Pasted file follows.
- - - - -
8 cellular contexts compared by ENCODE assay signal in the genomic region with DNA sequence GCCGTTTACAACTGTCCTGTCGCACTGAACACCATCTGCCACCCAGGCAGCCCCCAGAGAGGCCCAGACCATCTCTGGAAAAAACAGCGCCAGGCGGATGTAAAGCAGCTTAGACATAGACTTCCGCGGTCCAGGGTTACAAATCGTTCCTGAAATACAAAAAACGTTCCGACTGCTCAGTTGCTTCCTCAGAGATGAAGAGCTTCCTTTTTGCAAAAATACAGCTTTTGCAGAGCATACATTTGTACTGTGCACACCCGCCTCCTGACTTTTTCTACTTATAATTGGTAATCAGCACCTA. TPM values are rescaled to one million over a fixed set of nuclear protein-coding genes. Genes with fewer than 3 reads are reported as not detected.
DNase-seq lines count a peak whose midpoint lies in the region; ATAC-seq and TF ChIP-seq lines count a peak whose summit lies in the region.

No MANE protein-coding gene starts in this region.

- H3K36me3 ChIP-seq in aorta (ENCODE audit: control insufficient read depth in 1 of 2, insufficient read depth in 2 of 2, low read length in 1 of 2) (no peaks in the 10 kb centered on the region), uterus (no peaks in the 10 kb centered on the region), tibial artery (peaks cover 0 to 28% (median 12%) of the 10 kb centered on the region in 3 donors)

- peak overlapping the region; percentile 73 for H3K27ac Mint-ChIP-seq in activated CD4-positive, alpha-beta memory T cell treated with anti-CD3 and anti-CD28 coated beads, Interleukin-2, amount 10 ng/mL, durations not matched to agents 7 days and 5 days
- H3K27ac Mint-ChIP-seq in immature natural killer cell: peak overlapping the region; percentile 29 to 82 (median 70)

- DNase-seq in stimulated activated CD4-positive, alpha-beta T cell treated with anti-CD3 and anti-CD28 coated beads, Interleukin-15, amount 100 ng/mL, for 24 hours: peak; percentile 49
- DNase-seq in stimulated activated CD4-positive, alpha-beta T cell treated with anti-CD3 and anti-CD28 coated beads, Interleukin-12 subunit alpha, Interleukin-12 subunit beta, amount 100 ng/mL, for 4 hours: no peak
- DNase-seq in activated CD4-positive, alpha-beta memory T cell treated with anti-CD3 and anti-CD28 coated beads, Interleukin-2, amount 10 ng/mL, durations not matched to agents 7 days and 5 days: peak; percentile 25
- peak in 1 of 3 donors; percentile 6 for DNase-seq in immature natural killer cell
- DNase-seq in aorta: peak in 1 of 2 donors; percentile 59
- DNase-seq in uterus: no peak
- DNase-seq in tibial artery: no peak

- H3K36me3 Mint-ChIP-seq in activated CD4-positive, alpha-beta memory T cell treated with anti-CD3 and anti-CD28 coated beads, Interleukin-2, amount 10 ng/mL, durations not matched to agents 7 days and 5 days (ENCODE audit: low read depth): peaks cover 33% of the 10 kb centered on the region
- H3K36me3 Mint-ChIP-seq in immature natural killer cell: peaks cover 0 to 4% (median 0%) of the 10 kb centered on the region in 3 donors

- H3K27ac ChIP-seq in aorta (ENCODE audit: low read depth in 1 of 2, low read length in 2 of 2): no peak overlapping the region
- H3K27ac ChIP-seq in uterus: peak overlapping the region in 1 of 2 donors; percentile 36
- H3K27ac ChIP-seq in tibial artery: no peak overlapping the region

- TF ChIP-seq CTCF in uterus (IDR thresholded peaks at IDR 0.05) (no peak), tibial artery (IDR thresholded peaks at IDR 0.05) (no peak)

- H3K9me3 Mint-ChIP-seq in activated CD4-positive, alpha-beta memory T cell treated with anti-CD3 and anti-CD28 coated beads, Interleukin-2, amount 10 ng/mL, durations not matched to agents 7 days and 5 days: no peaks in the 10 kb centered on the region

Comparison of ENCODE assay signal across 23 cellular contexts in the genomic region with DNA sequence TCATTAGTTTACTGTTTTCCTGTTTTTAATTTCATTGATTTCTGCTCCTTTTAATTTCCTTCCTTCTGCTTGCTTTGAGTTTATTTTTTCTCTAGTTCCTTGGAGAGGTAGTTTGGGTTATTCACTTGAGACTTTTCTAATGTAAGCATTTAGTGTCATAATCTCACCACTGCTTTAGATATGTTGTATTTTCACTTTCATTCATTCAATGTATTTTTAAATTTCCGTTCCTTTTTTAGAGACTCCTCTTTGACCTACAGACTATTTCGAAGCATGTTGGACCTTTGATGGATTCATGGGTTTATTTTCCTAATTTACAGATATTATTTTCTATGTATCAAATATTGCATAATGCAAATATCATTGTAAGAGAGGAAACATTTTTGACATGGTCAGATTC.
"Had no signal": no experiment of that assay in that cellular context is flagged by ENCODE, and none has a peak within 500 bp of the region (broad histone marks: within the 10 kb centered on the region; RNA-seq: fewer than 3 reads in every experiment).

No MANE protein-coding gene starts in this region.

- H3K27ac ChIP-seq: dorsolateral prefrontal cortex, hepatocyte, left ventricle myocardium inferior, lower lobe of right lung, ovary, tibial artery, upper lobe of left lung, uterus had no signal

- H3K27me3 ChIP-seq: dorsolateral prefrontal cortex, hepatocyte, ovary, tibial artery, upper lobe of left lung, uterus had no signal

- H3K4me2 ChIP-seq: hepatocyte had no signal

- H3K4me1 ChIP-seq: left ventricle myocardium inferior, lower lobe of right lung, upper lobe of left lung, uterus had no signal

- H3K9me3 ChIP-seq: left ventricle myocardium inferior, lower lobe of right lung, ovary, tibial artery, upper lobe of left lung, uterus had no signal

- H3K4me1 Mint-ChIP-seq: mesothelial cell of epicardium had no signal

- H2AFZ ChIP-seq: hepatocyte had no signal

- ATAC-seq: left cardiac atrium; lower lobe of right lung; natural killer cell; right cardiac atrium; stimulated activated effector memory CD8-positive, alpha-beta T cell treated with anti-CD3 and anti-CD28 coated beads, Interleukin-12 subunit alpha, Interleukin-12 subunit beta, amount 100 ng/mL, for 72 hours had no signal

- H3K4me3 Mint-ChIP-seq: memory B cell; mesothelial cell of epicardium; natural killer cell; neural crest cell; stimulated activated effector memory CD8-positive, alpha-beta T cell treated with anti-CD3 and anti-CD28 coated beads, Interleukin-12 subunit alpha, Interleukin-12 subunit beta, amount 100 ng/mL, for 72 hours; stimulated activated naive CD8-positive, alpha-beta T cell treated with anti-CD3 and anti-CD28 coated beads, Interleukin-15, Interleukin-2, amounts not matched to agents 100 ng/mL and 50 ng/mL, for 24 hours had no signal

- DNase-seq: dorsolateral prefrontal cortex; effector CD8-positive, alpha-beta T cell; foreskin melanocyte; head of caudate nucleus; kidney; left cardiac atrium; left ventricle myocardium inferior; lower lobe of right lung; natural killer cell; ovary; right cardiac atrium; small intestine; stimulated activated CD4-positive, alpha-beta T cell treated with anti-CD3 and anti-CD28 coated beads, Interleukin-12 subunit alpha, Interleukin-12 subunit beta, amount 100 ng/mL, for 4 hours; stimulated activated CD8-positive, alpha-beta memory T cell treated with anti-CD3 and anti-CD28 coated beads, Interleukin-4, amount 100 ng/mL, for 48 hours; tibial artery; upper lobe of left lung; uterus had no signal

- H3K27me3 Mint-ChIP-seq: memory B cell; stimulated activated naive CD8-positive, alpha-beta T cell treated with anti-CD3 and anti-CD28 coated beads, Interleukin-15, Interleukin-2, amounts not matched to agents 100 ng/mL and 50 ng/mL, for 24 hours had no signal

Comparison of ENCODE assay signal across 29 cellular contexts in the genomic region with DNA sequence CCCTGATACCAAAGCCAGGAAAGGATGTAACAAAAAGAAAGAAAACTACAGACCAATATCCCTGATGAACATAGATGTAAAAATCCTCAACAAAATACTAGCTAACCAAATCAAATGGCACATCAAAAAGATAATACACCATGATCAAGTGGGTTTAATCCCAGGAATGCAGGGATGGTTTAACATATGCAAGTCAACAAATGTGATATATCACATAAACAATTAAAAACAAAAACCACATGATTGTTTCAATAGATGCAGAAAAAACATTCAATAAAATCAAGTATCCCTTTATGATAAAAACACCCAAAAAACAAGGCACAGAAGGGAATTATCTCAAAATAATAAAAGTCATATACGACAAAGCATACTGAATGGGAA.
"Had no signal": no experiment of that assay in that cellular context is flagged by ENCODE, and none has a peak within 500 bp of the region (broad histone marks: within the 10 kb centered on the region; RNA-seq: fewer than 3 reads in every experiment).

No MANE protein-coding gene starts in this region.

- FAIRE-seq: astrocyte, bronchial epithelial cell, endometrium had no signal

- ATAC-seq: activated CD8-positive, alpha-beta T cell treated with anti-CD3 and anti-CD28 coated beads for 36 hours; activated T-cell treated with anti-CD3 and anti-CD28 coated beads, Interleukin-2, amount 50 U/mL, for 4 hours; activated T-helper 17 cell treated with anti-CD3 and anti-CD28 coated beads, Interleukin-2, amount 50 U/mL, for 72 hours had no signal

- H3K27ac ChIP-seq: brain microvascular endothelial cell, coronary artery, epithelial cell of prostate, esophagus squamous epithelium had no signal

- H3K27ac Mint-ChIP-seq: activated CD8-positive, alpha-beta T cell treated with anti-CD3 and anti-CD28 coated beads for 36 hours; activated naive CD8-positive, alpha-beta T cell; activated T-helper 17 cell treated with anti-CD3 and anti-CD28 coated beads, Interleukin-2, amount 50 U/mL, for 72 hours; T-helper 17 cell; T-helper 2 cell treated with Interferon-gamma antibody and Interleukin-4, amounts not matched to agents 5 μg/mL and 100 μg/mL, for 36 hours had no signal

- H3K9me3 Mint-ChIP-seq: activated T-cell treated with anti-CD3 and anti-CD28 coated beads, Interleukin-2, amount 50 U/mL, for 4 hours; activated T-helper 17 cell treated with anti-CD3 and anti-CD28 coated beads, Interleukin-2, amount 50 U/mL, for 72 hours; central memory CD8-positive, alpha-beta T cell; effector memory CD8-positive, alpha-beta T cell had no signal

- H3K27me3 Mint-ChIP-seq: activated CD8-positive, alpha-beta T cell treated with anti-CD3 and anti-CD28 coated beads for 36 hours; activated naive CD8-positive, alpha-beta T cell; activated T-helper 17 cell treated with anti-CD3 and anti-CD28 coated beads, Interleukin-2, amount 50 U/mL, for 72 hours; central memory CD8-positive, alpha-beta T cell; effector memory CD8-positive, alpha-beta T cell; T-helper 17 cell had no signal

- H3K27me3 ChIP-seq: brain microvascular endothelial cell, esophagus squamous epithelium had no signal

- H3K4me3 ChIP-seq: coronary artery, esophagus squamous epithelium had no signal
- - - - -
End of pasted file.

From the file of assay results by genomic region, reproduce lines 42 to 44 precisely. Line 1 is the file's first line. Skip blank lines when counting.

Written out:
- H3K9me3 Mint-ChIP-seq: activated T-cell treated with anti-CD3 and anti-CD28 coated beads, Interleukin-2, amount 50 U/mL, for 4 hours; activated T-helper 17 cell treated with anti-CD3 and anti-CD28 coated beads, Interleukin-2, amount 50 U/mL, for 72 hours; central memory CD8-positive, alpha-beta T cell; effector memory CD8-positive, alpha-beta T cell had no signal

- H3K27me3 Mint-ChIP-seq: activated CD8-positive, alpha-beta T cell treated with anti-CD3 and anti-CD28 coated beads for 36 hours; activated naive CD8-positive, alpha-beta T cell; activated T-helper 17 cell treated with anti-CD3 and anti-CD28 coated beads, Interleukin-2, amount 50 U/mL, for 72 hours; central memory CD8-positive, alpha-beta T cell; effector memory CD8-positive, alpha-beta T cell; T-helper 17 cell had no signal

- H3K27me3 ChIP-seq: brain microvascular endothelial cell, esophagus squamous epithelium had no signal